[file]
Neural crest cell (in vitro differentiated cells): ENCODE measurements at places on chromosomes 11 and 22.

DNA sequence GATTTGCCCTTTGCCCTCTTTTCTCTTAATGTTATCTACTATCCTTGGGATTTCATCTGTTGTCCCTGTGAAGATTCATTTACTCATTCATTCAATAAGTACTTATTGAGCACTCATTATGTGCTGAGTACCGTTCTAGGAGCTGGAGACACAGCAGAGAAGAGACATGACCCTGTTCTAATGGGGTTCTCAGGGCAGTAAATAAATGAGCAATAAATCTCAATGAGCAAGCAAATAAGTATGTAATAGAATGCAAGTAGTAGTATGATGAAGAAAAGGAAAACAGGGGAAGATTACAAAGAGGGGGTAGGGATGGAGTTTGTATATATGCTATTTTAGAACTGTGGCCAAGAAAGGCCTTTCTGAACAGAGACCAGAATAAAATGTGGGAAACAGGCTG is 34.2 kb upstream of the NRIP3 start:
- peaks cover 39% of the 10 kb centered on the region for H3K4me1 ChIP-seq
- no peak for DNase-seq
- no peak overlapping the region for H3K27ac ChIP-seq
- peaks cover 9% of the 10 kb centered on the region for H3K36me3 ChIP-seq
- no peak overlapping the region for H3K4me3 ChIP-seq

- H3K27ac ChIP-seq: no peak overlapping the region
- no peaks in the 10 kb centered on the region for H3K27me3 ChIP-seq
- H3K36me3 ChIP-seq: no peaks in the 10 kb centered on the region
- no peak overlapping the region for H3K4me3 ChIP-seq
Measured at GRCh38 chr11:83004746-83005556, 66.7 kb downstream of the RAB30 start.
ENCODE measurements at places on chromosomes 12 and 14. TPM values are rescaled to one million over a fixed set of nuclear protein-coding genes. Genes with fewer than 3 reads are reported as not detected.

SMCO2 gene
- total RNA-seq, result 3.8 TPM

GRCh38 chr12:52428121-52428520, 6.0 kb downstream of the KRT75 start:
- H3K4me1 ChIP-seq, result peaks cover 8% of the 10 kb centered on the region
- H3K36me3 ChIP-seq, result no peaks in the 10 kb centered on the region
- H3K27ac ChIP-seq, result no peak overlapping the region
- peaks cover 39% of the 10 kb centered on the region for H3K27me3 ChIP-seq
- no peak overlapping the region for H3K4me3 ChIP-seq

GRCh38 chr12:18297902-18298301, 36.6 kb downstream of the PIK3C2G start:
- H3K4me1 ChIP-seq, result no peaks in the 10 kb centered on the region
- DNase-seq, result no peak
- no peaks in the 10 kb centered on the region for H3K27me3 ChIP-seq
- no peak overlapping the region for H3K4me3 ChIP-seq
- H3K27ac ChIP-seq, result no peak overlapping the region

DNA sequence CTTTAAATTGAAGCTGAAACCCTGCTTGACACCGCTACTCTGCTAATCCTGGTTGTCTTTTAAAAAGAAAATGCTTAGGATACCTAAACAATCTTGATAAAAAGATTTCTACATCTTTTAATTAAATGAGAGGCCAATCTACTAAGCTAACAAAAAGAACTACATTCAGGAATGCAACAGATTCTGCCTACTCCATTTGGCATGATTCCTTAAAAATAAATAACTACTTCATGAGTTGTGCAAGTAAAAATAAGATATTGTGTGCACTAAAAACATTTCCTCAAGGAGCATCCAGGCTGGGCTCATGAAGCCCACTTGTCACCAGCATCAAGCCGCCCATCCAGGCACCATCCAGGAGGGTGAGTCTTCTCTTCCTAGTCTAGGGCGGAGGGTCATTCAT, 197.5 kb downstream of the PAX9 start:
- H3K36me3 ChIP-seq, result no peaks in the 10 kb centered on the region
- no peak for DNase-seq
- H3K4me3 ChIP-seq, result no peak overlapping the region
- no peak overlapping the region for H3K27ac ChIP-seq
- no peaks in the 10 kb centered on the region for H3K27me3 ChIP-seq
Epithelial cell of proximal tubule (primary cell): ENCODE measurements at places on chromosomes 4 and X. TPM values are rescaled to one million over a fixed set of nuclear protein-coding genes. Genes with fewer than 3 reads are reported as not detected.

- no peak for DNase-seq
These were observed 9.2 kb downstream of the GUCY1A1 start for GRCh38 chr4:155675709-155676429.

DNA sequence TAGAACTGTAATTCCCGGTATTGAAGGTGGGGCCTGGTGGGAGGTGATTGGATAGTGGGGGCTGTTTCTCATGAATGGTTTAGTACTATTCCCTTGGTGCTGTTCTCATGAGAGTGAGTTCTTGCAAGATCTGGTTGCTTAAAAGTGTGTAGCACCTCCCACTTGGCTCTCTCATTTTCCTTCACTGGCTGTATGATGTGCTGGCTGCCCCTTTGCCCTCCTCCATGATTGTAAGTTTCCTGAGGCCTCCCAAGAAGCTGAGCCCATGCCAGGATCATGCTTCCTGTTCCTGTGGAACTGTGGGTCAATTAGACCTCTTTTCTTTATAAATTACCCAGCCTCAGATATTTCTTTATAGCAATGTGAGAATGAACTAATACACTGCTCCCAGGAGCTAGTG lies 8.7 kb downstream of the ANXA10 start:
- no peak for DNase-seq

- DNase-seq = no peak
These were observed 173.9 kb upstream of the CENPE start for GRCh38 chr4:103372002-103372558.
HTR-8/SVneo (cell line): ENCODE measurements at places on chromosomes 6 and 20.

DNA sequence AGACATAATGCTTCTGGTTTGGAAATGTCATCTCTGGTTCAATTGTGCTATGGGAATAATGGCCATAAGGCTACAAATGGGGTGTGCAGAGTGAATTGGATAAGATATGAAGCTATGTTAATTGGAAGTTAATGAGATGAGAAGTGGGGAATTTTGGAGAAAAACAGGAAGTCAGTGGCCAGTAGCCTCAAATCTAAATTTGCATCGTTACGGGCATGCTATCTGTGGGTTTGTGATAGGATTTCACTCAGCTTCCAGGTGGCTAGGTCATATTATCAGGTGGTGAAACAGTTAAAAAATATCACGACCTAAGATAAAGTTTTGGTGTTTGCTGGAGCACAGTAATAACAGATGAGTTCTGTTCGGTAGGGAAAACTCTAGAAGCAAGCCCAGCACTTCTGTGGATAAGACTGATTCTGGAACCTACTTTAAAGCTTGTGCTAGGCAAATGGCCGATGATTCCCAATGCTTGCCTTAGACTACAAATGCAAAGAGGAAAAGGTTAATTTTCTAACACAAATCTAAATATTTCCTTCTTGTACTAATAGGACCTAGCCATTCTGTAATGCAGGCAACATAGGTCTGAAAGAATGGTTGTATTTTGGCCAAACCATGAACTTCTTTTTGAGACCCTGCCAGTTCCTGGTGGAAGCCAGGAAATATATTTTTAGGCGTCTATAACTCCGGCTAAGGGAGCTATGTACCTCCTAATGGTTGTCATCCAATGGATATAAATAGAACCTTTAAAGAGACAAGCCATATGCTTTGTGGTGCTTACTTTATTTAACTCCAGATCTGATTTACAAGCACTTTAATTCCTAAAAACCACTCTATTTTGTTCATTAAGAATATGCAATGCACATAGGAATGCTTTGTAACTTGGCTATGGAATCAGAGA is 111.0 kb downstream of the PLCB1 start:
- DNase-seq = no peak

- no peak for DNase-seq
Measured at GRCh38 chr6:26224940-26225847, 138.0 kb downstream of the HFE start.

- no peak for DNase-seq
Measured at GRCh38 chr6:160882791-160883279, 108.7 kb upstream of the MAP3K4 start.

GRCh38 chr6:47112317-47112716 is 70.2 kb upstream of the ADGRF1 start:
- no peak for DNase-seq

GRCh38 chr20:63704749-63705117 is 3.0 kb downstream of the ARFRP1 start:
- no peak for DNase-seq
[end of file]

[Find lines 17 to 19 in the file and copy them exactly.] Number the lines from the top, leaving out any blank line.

- H3K4me1 ChIP-seq, result peaks cover 8% of the 10 kb centered on the region
- H3K36me3 ChIP-seq, result no peaks in the 10 kb centered on the region
- H3K27ac ChIP-seq, result no peak overlapping the region